Gay marriage: church leaders at odds with opinion in the pews, study suggests

Despite vocal opposition to David Cameron’s plan to allow same-sex couples to marry from the leaders of almost all the major faith groups, the faithful are just as likely to support it quietly as oppose it, the survey found.

And when those who actively describe themselves as religious but do not attend services regularly are included, more Roman Catholics and Anglicans back the redefinition of marriage than oppose it, it suggests.

Notably, the polling found that within most religious groups there are also minorities who believe that same-sex marriage is wrong but still think that it should be allowed.

The findings emerge from a survey of more than 4,000 people, commissioned by the organisers of the regular Westminster Faith Debates.

People were asked not only whether they identified with a religion or denomination but whether they looked to their faith or its leaders for guidance rather than their own instincts.

The polling, carried out by YouGov, found that opposition to gay marriage was strongest among those with the strongest religious convictions.

But overall, 43 per cent oft those who identified personally with a religion or denomination said they supported gay marriage, the same proportion as opposed it.

Among Roman Catholics, 44 per cent were in favour and 41 per cent against while among Anglicans support ran as 44 per cent against 43 per cent.

Even when those who say they do not attend services regularly are excluded, only 47 per cent of Anglicans churchgoers are opposed, with 40 per cent of regular attenders in favour.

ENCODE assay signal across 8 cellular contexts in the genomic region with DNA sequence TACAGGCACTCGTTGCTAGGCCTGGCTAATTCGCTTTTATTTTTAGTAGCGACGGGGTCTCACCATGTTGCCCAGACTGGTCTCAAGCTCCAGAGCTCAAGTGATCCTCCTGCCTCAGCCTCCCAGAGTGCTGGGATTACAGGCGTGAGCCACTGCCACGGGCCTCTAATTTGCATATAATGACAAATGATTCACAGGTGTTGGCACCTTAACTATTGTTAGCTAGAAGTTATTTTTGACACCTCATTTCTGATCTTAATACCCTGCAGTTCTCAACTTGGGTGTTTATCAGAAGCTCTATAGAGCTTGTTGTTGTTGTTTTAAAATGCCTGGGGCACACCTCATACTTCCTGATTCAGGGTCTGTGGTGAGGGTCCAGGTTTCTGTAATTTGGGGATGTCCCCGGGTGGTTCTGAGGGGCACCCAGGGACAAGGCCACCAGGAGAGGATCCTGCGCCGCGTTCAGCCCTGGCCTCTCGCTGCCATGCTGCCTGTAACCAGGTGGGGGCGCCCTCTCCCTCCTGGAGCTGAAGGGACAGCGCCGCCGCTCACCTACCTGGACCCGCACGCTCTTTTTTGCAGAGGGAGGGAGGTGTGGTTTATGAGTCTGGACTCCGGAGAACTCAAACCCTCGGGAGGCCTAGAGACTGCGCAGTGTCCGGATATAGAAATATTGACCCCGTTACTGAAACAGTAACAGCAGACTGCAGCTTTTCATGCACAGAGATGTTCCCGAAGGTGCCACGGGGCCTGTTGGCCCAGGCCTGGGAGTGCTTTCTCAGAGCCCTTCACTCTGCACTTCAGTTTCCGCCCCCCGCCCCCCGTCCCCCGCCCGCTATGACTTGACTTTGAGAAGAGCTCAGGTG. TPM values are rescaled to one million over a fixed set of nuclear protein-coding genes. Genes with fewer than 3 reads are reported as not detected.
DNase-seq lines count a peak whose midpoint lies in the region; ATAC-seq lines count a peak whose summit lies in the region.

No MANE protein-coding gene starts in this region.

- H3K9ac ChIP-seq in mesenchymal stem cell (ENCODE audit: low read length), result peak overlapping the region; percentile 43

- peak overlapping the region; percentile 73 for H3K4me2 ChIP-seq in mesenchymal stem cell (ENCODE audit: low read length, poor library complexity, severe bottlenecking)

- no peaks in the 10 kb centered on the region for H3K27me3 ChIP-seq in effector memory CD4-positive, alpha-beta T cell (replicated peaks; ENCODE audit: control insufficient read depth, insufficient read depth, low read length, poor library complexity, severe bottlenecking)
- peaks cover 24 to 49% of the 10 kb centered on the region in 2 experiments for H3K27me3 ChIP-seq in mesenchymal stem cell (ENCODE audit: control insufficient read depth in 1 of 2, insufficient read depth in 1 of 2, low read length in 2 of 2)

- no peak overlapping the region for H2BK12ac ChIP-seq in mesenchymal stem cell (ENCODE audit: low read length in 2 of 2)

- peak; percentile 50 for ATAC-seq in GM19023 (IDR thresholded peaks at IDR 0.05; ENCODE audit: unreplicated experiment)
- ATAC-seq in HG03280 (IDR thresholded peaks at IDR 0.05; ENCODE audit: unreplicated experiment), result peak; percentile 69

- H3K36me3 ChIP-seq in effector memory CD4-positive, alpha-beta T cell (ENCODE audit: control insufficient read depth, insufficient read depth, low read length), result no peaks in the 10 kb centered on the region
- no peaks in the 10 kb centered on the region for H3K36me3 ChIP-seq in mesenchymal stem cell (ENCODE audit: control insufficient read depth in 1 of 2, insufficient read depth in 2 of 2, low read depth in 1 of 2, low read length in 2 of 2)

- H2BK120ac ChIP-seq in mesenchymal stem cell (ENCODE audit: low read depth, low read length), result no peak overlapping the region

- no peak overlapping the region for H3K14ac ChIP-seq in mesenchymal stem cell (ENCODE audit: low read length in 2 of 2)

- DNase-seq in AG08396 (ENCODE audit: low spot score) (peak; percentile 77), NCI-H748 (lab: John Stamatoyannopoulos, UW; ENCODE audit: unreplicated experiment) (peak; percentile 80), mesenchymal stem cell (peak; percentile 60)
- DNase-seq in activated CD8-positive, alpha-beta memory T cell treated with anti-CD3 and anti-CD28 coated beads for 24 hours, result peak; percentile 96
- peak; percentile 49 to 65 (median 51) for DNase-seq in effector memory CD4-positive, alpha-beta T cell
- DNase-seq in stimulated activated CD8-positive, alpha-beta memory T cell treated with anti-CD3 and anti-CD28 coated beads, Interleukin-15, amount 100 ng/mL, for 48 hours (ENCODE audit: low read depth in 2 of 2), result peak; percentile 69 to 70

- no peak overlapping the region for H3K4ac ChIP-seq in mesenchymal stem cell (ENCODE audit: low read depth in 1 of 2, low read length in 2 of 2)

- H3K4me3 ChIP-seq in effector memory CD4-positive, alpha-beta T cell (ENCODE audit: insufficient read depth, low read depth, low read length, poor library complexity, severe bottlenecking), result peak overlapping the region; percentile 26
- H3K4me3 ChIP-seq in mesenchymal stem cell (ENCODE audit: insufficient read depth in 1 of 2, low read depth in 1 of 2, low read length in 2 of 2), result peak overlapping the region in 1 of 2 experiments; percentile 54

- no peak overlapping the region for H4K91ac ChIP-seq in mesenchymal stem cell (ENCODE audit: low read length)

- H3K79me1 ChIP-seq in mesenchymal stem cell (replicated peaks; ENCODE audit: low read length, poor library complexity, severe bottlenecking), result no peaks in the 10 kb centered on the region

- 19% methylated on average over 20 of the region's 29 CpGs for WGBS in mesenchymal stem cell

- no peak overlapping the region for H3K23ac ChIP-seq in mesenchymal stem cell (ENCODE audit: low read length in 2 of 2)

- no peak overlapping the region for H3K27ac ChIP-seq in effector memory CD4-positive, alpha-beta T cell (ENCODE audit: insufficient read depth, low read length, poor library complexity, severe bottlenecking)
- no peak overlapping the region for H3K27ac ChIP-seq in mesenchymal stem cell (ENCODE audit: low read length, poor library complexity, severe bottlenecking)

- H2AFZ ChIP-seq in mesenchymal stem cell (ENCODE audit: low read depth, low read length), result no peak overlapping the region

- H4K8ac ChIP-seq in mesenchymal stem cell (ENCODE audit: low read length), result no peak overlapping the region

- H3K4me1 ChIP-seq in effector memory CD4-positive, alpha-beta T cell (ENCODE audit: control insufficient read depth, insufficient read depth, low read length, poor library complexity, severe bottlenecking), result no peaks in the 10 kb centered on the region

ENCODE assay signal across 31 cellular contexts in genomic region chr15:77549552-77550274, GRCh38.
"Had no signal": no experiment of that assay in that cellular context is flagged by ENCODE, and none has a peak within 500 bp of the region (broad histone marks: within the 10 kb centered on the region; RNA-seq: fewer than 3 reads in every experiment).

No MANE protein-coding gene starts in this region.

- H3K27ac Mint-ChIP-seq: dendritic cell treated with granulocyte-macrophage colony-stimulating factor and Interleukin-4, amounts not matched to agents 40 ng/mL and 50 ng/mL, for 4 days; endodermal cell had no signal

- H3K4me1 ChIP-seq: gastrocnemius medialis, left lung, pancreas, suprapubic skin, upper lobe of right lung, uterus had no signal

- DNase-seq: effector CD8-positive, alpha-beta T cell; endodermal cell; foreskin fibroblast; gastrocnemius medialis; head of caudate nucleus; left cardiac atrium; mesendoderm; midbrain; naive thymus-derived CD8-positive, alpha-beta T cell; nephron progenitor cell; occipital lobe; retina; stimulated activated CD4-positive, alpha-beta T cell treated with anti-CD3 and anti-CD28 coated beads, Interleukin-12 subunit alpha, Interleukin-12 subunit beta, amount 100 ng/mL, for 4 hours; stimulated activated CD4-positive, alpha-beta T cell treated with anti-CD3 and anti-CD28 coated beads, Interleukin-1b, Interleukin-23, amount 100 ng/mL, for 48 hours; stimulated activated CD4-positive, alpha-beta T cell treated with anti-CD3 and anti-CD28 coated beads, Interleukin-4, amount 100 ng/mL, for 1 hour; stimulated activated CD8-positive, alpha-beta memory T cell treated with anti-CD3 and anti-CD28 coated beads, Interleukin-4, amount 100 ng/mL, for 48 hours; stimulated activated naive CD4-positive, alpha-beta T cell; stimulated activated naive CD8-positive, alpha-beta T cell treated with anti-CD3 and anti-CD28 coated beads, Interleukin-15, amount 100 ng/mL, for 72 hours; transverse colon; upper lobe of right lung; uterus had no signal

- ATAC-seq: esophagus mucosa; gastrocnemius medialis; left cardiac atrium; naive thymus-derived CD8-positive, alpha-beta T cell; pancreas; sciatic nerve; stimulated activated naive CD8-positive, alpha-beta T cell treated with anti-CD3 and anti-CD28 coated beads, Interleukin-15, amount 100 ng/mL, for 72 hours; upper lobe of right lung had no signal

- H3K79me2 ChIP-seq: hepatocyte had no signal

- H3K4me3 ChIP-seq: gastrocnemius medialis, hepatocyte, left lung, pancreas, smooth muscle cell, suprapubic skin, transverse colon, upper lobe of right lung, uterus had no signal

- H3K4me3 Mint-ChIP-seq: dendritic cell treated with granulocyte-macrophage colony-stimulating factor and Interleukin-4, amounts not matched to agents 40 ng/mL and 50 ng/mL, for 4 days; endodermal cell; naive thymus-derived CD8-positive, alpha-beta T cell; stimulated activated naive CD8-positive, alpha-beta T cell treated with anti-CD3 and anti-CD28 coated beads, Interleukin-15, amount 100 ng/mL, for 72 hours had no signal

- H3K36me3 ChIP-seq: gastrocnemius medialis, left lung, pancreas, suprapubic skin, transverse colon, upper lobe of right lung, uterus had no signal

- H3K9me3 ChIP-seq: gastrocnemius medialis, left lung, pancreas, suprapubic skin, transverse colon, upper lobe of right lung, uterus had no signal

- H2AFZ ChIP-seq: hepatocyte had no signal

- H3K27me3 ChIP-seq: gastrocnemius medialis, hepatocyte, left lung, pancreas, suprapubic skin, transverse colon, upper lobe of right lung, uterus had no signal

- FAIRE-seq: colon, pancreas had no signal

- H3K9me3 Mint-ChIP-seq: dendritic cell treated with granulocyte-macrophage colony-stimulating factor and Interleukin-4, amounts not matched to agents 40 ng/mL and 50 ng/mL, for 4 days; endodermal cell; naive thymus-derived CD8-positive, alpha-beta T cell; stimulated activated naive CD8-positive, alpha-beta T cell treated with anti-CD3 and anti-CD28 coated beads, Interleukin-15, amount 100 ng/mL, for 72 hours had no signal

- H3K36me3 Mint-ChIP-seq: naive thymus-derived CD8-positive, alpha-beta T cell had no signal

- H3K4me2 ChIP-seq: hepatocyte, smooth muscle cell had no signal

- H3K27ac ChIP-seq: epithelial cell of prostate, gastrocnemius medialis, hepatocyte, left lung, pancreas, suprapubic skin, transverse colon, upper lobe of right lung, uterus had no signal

Among Catholics, 48 per cent of regular massgoers are opposed to gay marriage with 42 per cent in favour.

Prof Linda Woodhead, of the Religion and Society Programme, an academic unit based at Lancaster University which organises the Faith Debates, said: “Given that the churches have really pulled out the big guns and made this the big issue that they are going to stand on, it is surprising that not even half of active churchgoers are opposed.

“The other interesting finding for me is that this identifies what I call the ‘moral minority’ in this country."

The poll showed that almost one in 10 people, of different religious persuasions, identified themselves as having a strong faith and looking to God, religious leaders or their teaching for guidance ahead of their “own reason” or “intuition”.

Prof Woodhead added: “We find them in all religions yet they are really similar to each other.

“The most striking thing about them is their attitude to personal morality and I think that is a new thing - it is like a moral protest group which belongs to our particular time.

“The majority of the population probably held a lot of their views 50 years ago but now they exist not as a relaxed majority but as a vocal minority who see themselves as standing against the majority.

“All the action is between them and the atheists – they bring themselves into existence they feed on each other.”